2. for meat or veggie stews and soups – a pinch, added when you add your herbs or after the soup has been allowed to cook for about an hour.
How To Use It In Your Meal?
How Do I Plate And Garnish With Fleur De Sel? This is what separates the home cook from the professional chef, and what makes such a difference. It’s what can make your cooking stand out from others. Think of fleur de sel as one of those ingredients that will elevate even some of the most simple dishes into something extraordinary when you sprinkle it over them.
Fleur de sel is what’s left after the crystals have been harvested and dried, which means it is very expensive because it takes much more labor to produce. The best fleurs de sel are harvested from Brittany by hand, where the weather conditions are best for growing crystals.
The town of Guérande on France’s Atlantic coast offers some of the finest fleur de sel in the world. Fleur de sel salt actually comes in three different colors – white (from Cap Ferret), grey (from Camargue) and pink (from Wajima). All you need to do to unlock its flavor is sprinkle some over an otherwise ordinary dish, whether it be a grilled steak or mashed potato.
Why It Is So Special?
The first thing you need to know is what type of plate or dish you should use when serving. I prefer to use what I call the smooth plate. This is opposed to what I call the rough plate which is what you get. It’s what we’re all used to seeing in everyday dining. The smaller the fleur de sel crystals, the easier it will be for them to cling to what you’ve plated.
The next thing to consider when adding fleur de sel is how much you should sprinkle it. I tend to use what I call ‘a light pinch’ but that’s just something that works for me.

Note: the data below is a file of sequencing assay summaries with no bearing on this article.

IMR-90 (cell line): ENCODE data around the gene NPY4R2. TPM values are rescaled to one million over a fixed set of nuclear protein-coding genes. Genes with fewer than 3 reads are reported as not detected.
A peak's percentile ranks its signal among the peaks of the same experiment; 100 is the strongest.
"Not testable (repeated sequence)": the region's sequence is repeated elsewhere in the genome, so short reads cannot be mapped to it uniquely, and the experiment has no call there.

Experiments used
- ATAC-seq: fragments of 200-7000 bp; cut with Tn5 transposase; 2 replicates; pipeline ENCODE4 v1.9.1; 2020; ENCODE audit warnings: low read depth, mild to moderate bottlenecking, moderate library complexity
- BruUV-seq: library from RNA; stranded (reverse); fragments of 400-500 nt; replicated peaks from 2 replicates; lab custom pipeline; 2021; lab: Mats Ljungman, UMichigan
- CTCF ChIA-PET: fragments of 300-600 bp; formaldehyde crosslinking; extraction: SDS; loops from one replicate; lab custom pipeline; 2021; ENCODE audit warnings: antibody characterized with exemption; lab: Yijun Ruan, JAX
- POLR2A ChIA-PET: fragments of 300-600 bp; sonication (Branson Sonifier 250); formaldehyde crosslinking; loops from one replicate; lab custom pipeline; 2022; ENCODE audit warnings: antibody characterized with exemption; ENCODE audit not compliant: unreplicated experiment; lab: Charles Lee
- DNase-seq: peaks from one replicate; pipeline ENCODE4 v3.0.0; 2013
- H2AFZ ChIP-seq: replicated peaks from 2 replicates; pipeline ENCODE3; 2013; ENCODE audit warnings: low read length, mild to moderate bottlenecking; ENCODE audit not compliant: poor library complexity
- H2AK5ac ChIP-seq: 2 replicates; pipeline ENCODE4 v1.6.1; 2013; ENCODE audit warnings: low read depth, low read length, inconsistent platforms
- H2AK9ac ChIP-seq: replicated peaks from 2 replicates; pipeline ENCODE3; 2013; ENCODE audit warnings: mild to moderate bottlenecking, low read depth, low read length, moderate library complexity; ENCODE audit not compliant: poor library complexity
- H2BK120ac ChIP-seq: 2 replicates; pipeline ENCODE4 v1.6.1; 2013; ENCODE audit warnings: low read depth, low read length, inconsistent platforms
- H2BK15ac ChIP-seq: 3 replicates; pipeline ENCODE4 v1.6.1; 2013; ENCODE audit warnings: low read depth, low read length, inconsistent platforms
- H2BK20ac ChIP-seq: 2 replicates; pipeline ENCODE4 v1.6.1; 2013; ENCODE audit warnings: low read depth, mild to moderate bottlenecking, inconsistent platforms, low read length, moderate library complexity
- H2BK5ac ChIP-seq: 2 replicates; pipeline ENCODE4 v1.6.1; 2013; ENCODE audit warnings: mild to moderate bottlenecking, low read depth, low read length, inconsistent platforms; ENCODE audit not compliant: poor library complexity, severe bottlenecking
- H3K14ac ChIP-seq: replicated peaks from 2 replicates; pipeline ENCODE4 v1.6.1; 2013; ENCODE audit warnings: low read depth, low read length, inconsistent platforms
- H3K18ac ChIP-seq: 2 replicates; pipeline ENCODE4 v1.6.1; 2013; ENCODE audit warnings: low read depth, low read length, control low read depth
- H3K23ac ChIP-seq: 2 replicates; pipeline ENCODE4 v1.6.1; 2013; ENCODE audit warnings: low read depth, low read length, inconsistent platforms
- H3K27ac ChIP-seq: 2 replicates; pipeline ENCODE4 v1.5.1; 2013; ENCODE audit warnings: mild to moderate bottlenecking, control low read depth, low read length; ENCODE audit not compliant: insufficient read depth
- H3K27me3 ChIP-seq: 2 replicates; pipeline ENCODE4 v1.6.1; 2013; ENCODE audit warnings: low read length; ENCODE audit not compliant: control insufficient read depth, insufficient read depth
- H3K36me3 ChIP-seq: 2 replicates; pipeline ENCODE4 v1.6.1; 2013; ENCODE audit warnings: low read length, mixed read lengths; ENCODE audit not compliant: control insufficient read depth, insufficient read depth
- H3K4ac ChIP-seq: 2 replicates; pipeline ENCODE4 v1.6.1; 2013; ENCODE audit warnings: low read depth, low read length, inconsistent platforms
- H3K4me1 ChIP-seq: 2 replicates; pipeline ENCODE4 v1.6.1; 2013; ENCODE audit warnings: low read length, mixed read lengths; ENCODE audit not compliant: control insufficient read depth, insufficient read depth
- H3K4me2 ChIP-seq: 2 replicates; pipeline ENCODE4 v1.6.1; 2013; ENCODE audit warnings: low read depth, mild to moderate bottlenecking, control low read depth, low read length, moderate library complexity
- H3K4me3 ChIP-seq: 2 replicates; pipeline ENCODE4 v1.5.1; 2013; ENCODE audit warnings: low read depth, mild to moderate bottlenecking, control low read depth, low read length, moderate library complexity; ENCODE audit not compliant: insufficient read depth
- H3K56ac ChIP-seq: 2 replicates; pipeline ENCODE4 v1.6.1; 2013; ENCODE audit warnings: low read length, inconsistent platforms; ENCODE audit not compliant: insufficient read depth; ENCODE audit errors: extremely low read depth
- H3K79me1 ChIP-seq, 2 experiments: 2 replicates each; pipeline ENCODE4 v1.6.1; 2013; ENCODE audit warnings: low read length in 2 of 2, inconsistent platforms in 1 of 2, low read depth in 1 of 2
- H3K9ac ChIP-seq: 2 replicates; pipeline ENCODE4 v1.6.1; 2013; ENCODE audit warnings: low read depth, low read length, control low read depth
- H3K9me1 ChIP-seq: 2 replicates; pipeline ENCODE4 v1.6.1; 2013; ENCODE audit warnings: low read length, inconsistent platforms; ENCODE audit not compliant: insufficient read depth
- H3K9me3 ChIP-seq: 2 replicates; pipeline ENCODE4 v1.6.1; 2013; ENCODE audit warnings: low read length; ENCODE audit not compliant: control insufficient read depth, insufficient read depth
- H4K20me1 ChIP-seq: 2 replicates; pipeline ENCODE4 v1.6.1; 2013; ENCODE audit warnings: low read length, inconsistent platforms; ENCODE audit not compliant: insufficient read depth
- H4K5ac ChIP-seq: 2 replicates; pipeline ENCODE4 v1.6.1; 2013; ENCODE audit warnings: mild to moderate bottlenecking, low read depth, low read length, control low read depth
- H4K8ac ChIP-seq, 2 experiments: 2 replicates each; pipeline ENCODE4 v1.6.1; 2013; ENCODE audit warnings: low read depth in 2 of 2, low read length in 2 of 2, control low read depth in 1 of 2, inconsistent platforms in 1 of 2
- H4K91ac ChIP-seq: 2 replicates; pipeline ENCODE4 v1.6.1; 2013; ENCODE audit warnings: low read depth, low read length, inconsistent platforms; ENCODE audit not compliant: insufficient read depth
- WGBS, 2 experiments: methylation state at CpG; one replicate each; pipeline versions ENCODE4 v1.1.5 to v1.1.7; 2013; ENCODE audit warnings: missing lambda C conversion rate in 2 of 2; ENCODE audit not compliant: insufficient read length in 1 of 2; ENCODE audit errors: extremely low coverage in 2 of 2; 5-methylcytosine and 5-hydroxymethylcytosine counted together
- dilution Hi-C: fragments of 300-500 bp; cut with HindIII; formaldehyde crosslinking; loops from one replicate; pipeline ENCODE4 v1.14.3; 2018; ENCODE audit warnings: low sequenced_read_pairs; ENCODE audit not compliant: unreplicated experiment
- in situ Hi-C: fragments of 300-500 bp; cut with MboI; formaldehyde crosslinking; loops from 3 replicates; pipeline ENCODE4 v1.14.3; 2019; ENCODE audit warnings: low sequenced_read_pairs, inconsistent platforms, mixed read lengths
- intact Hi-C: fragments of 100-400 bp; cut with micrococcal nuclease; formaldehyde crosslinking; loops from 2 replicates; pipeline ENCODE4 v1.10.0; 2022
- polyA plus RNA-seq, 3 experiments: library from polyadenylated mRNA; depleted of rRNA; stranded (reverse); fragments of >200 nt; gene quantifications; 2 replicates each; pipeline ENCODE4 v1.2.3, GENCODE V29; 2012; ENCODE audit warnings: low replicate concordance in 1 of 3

Fleur de sel takes what we eat from being good to becoming great so even if what you’re cooking. And as what goes into your dish will not be what you get on your plate.
Method Of Usage:
Place the crabs in a large, cold pan of boiling water. Cook for 6 minutes, drain and leave to cool slightly. Remove from the shells and discard the heads.
To make the garlic butter: Heat your oven to 160C/140C fan/325F/Gas Mark 3 . Add garlic, fleur de sel, lemon juice, egg yolks, and flour into a food processor until combined thoroughly.
Heat vegetable oil over high heat in a wide pan or wok with deep sides. Drain three-quarters of the liquid from crabs; add crabmeat and stir vigorously until golden brown (about 5 minutes). Add wine and lemons; cook for another 20 minutes.
Is It Worth to Buy Fleur De Sel
I tend to reserve what I use for the table until my dish has been plated, and what’s left gets sprinkled over what I’ve just cooked. Here is what I do: a pinch of fleur de sel on top of a freshly cut slice of bread.
Once you are finished, feel free to give what’s leftover to your friends.
Serve with: seafood dishes like oysters or scallops and pasta salads with fresh herbs.
Heston Blumenthal techniques on Great Britain’s most-watched TV series, “In Search of Perfection” – The Hot Rock Crab To make this dish you will need 8 large live rock crabs (about 1.25kg) 2 full heads of garlic 2 tablespoons fleur de sel 200g unsalted butter For the pan juices: juice of 4 lemons 10 egg yolks 100g plain flour 100ml olive oil 300ml vegetable oil 1-liter white wine 330ml single cream.